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Introduction to computing and information technology 1

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This module is the first of two introducing computing and information technology concepts, such as digital technologies, programming and networking. It equips you with a comprehensive toolbox of relevant knowledge, understanding and skills. It also introduces issues encountered in computing and IT, including the profound social and ethical challenges these technologies pose. You’ll develop key skills, including communication, numeracy, and digital and information literacy (DIL). These skills provide a solid foundation for further study, especially Introduction to computing and information technology 2 (TM112).

What you will study

This module is presented in three blocks:

  • ‘The digital world’ – the digital technologies that pervade our home, work and social lives;
  • ‘Creating solutions’ ­– programming skills for creating solutions to simple problems;
  • ‘Connecting people, places and things’ – the computer networks that allow us to interact with others.

Block 1 ‘The digital world’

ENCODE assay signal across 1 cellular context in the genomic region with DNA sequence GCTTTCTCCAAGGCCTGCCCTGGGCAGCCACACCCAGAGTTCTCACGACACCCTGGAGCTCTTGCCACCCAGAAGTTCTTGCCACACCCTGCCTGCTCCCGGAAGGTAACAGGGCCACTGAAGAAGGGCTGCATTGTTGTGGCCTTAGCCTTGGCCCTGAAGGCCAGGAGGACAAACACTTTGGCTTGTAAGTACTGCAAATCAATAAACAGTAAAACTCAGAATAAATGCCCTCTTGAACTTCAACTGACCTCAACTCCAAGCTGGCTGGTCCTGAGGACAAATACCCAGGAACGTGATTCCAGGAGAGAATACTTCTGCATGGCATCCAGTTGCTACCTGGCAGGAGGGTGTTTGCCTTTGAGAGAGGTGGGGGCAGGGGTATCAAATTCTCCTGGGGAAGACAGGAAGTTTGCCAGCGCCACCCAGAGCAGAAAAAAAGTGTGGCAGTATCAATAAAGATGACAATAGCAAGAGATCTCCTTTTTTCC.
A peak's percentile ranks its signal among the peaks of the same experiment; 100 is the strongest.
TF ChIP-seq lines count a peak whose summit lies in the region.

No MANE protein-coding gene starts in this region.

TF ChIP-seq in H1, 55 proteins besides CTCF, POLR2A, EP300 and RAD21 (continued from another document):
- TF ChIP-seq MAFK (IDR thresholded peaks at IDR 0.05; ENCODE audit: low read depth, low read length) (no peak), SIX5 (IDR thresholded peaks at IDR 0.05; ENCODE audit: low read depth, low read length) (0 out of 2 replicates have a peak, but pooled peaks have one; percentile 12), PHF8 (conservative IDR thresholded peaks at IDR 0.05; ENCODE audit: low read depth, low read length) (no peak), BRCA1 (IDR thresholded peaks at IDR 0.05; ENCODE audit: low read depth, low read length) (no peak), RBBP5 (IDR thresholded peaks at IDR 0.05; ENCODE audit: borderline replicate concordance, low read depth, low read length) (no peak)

You’ll start with your own experience of using computing and IT systems, covering a range of topics. You’ll explore how computers and networks developed; how analogue images and sounds are converted into digital formats; and how data is stored and managed in databases. You’ll also gain practical experience of constructing webpages, and consider how interfaces help us to interact with computers successfully.

Block 2 ‘Creating solutions’
You’ll develop programming and problem-solving skills as you work within a graphical programming environment to create programs involving animation, sounds, numbers and text. Since programs don’t always work the first time they are run, or don’t work as expected, you’ll also develop skills in testing and debugging your programs.

Block 3 ‘Connecting people, places and things’
You’ll be introduced to communication networks, including the structure and operation of the Internet, and wired and wireless systems. You’ll also discover how these technologies are combined with connected devices in the Internet of Things (IoT). The block ends with a discussion of how people interact with each other online, and also how computing and IT systems relate to modern society.

Throughout the module, you will develop your study skills, digital and information literacy skills and employability skills.

Entry requirements

You’ll need to be able to use a word-processor; save and locate files; follow instructions for basic computing tasks; access websites; and download and install software. No previous programming experience is required, but you will need to have an interest in using a computer for problem solving and a desire to learn how to create programs. You should expect to spend, for the duration of the module (21 weeks), about 11 hours each week working on the module and its assessment and a further 3 hours each week on self-directed study.